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are not south africa in the southern part of africa and the two that i thought were excellent, one was going to the dogs tonight in the second one was cocktails under the tree of forgetfulness or something of that nature. she came from the most dysfunctional family. the political structure their. her father was a handyman and she grew up an egg drink a little too much and not came through the stories. >> host: are there books that help you? >> guest: sometimes they gravitate towards those don't make a difference. there's another one, a new biography at brandeis.
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i don't know enough about him. i bought that one. i want to get into that one. there's another one in six in medicare. trying to get myself into the frame of mind dealing with some of these impediments programs and some would work off of. >> guest: i find if i can't finish a book, even if i try a second or third time, maybe it was not meant to be. and that's okay, too. i don't mind trying it in passing it along. i think i learned some things even if i stop at 100 or 150 pages. >> host: where'd you get get most of your books? >> guest: at amazon. my favorite story is picking up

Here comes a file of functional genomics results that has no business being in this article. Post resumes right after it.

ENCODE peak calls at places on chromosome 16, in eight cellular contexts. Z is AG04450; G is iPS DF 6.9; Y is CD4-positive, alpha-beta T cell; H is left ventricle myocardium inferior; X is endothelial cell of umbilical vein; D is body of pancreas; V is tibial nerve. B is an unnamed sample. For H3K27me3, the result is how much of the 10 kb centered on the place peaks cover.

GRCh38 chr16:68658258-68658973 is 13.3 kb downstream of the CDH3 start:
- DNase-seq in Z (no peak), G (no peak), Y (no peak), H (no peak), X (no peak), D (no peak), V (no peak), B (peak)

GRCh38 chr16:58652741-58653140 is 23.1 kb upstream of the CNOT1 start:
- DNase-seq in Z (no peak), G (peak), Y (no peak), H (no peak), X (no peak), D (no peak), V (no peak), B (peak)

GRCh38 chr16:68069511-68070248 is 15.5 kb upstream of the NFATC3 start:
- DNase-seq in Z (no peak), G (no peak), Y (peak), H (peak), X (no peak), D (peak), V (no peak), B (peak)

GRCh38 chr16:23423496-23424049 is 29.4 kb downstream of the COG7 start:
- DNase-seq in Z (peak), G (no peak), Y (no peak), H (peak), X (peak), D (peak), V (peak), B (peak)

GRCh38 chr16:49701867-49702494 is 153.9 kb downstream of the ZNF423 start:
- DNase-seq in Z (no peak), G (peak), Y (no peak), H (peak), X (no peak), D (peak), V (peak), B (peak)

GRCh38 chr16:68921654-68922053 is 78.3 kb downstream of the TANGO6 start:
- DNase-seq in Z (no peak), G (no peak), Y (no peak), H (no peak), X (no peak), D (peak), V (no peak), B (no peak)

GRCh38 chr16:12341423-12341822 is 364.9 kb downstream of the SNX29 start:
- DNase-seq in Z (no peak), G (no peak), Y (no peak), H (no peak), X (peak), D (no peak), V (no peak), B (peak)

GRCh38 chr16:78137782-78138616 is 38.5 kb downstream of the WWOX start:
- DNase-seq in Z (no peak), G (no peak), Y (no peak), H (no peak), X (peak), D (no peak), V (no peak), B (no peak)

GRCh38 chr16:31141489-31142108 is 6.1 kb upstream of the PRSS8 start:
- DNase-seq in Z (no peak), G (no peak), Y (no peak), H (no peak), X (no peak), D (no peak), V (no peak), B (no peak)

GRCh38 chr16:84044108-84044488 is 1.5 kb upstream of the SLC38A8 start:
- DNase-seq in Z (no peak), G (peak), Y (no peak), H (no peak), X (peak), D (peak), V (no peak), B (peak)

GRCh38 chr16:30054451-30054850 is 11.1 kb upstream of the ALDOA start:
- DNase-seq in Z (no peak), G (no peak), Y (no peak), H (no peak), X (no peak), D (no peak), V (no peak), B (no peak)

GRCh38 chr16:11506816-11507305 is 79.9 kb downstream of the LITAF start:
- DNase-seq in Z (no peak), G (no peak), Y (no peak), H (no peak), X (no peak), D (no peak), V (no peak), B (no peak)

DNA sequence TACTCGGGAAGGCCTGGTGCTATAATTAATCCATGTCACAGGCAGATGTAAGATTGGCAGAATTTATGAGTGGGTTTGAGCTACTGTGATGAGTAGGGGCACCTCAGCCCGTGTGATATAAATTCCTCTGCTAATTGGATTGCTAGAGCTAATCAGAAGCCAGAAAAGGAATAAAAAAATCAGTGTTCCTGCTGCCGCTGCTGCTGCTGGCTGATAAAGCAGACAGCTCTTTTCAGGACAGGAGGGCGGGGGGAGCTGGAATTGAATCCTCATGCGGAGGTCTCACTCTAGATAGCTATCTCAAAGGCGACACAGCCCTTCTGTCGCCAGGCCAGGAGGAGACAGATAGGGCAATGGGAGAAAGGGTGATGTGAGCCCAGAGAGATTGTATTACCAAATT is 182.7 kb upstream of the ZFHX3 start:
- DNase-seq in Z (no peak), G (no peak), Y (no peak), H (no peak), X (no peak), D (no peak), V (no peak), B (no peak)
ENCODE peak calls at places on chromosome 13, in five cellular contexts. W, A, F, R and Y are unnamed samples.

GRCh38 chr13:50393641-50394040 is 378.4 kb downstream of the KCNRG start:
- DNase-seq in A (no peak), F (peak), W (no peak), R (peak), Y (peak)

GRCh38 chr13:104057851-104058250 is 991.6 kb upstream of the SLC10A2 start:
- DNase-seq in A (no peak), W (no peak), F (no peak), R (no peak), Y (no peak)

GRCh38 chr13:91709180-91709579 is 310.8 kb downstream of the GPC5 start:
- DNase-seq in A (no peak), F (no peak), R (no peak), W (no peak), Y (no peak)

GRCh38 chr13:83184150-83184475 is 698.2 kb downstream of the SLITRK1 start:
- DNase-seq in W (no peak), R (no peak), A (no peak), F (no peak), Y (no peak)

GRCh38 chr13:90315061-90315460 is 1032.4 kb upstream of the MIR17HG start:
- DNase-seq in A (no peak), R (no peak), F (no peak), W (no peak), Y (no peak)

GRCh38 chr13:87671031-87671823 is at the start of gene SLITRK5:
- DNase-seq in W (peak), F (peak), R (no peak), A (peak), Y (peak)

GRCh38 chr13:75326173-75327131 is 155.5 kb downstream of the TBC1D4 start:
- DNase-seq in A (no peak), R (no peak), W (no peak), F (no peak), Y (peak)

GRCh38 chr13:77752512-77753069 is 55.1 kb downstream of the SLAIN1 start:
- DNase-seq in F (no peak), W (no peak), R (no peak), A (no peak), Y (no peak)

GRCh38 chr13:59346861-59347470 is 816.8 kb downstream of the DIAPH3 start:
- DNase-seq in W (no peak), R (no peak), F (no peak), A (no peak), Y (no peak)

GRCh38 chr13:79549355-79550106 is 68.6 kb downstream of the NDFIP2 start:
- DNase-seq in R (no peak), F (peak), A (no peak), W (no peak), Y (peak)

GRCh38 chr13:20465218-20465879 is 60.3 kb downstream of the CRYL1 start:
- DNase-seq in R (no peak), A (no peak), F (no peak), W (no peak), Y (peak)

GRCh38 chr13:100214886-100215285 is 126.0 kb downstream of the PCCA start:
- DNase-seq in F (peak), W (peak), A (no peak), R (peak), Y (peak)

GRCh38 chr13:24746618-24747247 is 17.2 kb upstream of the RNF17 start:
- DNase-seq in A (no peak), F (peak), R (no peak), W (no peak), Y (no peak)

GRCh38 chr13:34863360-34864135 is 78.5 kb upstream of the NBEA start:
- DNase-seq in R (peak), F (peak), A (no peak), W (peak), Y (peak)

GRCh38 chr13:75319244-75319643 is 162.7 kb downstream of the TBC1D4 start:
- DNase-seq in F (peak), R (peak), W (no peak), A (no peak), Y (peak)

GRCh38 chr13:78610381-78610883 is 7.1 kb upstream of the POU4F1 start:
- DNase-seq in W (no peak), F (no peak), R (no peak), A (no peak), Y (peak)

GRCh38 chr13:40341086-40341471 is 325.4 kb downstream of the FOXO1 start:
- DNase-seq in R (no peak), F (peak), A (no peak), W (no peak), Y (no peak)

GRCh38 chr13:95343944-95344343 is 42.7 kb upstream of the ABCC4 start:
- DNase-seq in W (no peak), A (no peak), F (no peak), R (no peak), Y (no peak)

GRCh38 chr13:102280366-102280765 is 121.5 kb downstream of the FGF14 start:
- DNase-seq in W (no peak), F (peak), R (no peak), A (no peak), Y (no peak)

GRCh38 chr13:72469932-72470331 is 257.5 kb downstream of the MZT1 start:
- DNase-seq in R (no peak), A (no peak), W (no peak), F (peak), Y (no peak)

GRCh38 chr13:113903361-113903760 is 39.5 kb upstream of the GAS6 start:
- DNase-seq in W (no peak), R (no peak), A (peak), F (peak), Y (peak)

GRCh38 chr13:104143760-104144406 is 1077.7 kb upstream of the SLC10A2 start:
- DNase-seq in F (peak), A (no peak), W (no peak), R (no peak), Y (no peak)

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a day am i missing a morning and thinking i've got to order some looks. they said the white same-day delivery on fm in chicago. i'd like to find out how that works. darned if they didn't deliver bite 2:30 in the afternoon. it's pretty convenient. having said that, i go out of my way to overpay for books for neighborhood bookstores. i worked my way through college at a bookstore and dupont bookstore called discount books and records here in washington. it was one of the best jobs i ever had. i memorized the inventory. i knew where everything was. i got a big kick out of it and not come me started on this craziness. i have more books than i should. but i thought about amazon and how good they are, but i also thought i don't want to lose all these neighborhood bookstores so i'm broadway run the court information chicago -- i spend